The Story of Pickles, the Luckiest Kitten.

I’m sharing this story from Imgur to help spread awareness about FIP. I lost a cat to FIP in the past. It’s heartbreaking, and I wouldn’t wish it on anyone, or any kitty.

This is Pickles, a truly magical and lucky little kitten.

Pickles is one of the most adorable kittens to ever grace this planet, but from this photo you wouldn’t be able to tell that her story almost had a very tragic ending. And sadly, the reason we feared she might not make it is a sad reality for many domestic and wild cats.

Pickles was suspected of having Feline Infectious Peritonitis (FIP), which is a viral disease that kills mainly young cats.

FIP is awful – there is no effective treatment, it is extremely difficult to diagnose, and it is fatal in more than 95% of cases. There is unfortunately no laboratory test that will definitively diagnose FIP, and cats and kittens with FIP will usually die within a few months of showing symptoms.

When the SF SPCA was asked to temporarily welcome the 3 month old kitten in their office, and that she possibly had FIP, hearts dropped. They knew very well that they were setting themselves up for a painful loss, and Pickles uniqueness and young age only made it harder to grasp.
Her cartoonishly big eyes were enough to make anyone fall in love.

Her color pattern was very rare – orange, with a lilac undercoat. She was a little smaller in stature than most kittens at 3 months of age. Unfortunately, her adorably giant, dilated pupils were actually caused by partial blindness – just one of the signs that could be attributed to a possible FIP diagnosis. She came to the SF SPCA very sick after being brought in from a feral cat colony.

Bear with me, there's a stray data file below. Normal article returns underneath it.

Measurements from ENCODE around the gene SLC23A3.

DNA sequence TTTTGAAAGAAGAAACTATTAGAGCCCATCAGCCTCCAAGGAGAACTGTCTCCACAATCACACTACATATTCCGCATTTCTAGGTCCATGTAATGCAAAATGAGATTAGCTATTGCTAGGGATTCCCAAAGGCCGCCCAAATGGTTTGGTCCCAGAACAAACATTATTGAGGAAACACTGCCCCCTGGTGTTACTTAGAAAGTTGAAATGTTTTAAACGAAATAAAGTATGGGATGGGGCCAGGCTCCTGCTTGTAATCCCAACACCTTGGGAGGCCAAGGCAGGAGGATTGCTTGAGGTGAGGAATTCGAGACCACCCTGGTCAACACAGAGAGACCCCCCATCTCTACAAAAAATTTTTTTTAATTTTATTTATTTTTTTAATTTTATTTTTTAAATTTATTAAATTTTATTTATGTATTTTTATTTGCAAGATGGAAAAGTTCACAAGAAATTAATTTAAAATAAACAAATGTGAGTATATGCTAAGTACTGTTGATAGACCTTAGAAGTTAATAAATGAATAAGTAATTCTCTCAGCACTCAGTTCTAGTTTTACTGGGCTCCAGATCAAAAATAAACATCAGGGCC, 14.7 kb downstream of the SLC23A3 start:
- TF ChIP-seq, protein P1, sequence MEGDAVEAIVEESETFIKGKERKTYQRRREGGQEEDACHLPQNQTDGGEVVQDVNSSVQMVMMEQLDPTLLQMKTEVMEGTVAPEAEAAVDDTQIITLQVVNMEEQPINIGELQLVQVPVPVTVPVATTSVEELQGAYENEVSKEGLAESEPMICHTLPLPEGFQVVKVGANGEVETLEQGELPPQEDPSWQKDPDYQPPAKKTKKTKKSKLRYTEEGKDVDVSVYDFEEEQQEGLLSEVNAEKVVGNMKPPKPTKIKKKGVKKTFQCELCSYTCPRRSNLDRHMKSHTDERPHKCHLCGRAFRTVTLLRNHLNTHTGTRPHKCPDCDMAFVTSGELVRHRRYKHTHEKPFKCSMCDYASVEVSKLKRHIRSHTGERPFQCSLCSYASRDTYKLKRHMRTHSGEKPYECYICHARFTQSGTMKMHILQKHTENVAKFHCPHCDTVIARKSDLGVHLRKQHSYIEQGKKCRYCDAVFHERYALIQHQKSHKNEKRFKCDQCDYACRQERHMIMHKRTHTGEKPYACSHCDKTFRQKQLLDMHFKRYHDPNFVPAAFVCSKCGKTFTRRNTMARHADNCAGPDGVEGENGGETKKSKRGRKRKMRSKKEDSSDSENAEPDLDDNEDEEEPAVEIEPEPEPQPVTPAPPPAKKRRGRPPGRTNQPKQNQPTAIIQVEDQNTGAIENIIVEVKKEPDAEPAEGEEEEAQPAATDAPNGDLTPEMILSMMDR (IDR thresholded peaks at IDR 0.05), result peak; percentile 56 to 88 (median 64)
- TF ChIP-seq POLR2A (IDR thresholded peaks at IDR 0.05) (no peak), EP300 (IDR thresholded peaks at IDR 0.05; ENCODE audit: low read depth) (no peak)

She was dehydrated, underweight, had severe flea infestation, flea anemia, and constipation to boot. She didn’t eat well during her first days here, and at times had a low-grade fever – these symptoms giving vets more suspicion of FIP. Her physical intake exam noted, “Dull responses, [patient] just sits during manipulation with tongue sticking out of mouth.” Pickles had a lot going on.

A little over a month later, she was beginning to look better.

She was eating more and gaining weight, and had enough energy to begin playing – signs that gave a glimmer of hope, however faint, that she might not have FIP. Although an ophthalmology consult confirmed that she would likely become blind (if she wasn’t already), she became increasingly better at exploring her surroundings and enjoying toys. Look at her figure out this cat tree.

Pickles became more social.

She would walk around and want love and pets so badly that she would “jump” and headbutt into your palm at times – you know, to get maximum scratches.

She enjoyed cuddle time and was a pro at making air muffins.

She became a great string hunter.

Pickles got all the love and attention possible in the short time it was believed she had left.

SF SPCA staff said, “She had stolen our hearts, and we had to brace ourselves for the incredible loss we might face. But a few weeks later, our veterinarians became confident that Pickles did not have FIP after all. Her poor eyesight was due to retinal degeneration– her sickliness due to poor nutrition and living out in the elements. Incredibly, Pickles made a full recovery, and was healthy enough for adoption. This was an outcome that we could only hope for, and it was actually happening.”

Pickles was excited too – here is the selfie she wanted for her adoption picture.

Lucky Pickles was adopted after only 2 days in the adoption center! If you want to read more about this complex and heartbreaking disease, take a look here:

The SF SPCA is cooperating with UC Davis to collect data to help develop a vaccine and potentially a cure for this devastating illness. If you notice symptoms of FIP in your cat or kitten, please contact your veterinarian as soon as possible. Pickles was lucky, and hopefully one day we will be able to prevent or treat FIP so that more kittens and cats will have the opportunity to live a long, healthy, lucky life.

The SF SPCA relies on supporters to save animals like Pickles. Without donors and volunteers, the work simply wouldn’t be possible. To help save more animals like Pickles, please donate at

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